Now on with the SNAP the Silence Challenge!


PREP DAY: Sunday, February 3, 2013
I can not join the official kick-off tomorrow (Monday) so I went ahead and did my own shopping.

If I am going to try to do this relating with the people in my Regional Area that may be experiencing challenges with having enough resources to fee their family, I figured I'd go shopping at the Bestway in Long Branch. (I go shopping here often because they carry lots of excellent Latino food and is very near to my house.)

I went in with two $20 bills in my pocket, looking to spend only $25, but recognizing that some of the stuff I buy will probably last me more than the five days. I did not have the luxury of the assistance of my wife, as she is on her way to Uganda... (THAT in itself gave me pause for reflection. Here we are spending $5/day on food, an amount considered luxury in most of the world.)

What went through my head as I push my cart through the grocery store?

  • Gotta have a plan. I'll eat the same thing each day, thus making it easier to purchase certain items that can be split in five portions.
  • Three chicken breast for $5.12. I can split those into six portions!
  • Bimo pan blanco, the off-brand bread. Definitively less expensive than the brand stuff. $1.99.
  • Frozen collard green bag. Seems to be enough for at least three portions. $1.99.
  • Apples and bananas, a must-have.
  • I'll splurge: yogurt is on sale!
  • 1/2 a gallon of milk; 1/2 a gallon of juice; big bag of off-brand cereal; on-sale ($0.99!) lunch meat.

I did spend over $25 (almost $35), but I will see how much is left at the end of the week.  I guess if I had my full SNAP allotment for the month (say, $133), I could have bought more 'bulk' stuff and thus stretched some of the dollars... Yet, this is hard work: I must have put down at least 1/2 the items I picked up as I reconsidered them because of the high prices...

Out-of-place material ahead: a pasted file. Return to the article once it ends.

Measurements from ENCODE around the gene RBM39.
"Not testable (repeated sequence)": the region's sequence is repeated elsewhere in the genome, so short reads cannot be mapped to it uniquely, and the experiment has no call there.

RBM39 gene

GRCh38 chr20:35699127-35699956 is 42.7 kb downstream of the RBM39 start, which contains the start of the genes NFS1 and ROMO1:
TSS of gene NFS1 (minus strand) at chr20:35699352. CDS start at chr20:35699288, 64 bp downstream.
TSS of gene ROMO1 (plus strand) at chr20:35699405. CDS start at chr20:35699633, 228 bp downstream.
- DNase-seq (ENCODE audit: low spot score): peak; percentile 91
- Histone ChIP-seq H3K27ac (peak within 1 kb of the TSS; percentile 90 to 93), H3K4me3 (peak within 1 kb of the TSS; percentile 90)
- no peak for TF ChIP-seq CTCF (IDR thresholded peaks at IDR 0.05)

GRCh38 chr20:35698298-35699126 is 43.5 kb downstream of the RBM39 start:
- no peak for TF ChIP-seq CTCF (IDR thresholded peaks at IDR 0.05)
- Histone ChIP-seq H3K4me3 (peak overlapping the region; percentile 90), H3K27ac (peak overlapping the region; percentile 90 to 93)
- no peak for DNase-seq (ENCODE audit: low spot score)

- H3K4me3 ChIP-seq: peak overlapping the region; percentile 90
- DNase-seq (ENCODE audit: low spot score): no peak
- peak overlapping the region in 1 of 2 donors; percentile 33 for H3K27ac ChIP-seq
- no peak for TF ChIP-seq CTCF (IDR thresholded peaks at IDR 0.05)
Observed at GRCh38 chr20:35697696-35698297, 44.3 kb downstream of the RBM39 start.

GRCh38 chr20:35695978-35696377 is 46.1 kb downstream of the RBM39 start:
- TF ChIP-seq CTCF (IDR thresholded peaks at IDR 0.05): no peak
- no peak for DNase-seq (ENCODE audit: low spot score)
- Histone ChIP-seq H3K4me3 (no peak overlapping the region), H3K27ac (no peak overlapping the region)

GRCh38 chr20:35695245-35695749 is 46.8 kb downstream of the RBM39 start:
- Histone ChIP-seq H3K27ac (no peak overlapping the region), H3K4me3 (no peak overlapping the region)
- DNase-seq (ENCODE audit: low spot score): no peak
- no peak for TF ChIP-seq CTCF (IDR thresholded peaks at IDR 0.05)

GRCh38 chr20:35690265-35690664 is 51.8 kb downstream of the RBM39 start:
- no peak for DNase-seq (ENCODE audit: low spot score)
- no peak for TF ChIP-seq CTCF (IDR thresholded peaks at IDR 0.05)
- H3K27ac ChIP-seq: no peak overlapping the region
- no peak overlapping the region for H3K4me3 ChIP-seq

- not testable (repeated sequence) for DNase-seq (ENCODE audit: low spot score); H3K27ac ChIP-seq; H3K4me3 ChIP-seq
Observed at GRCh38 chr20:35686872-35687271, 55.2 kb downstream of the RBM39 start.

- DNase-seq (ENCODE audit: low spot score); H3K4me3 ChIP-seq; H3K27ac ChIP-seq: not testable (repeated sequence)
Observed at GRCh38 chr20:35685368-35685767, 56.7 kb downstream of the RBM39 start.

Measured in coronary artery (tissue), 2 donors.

As I was putting away the groceries at home in a separate place (to make sure I eat only from this 'statch' during the week) I could not help but notice all the 'splurge' items in our kitchen: fancy cookies, expensive 'healthy' breakfast bars, brand 'no pulp' orange juice... (Do we really need all that stuff?!?)

(AGH! I forgot the condiments (salt, pepper, mayo, etc.)... Hmmm... I guess I can get them 'free' at a fast food place or 7-11.)

DAY ONE: Monday, February 4, 2013

The excitement of the first day of the adventure was evident. Tweets, Face Book postings, and plenty of conversation. Wearing the SNAP button also helped spark comments and questions.

The strongest feeling of the day? That it is relatively easy for us to do this. We know it is only for five days. Our neighbors in need go through this every day; they don't have the luxury of thinking 'oh, it will be better next week'... And what is it exactly they go through?

  • Measuring to be careful that we can 'stretch' the portions of food for as many days as possible... I thought I had bought enough chicken for 5 days. Not quite. There is a day I will have to go without.
  • Having to say a gentle 'no thanks' when people invite you to eat out because you simply do not have the money... Of course I had the benefit of letting folks know I was 'acting'; but, how often must struggling families say to their friends and neighbors after church or after soccer practice 'no thanks, we can't go eat out; we'll eat at home'?

I did not go to bed hungry. Indeed, I had splurged and was able to buy yogurt - it was on sale!... Yet, that cheap lunch meat seems to not have settled too well.  Too bad. That is the only lunch meat I have for the week. It is either that or egg sandwich for lunch tomorrow.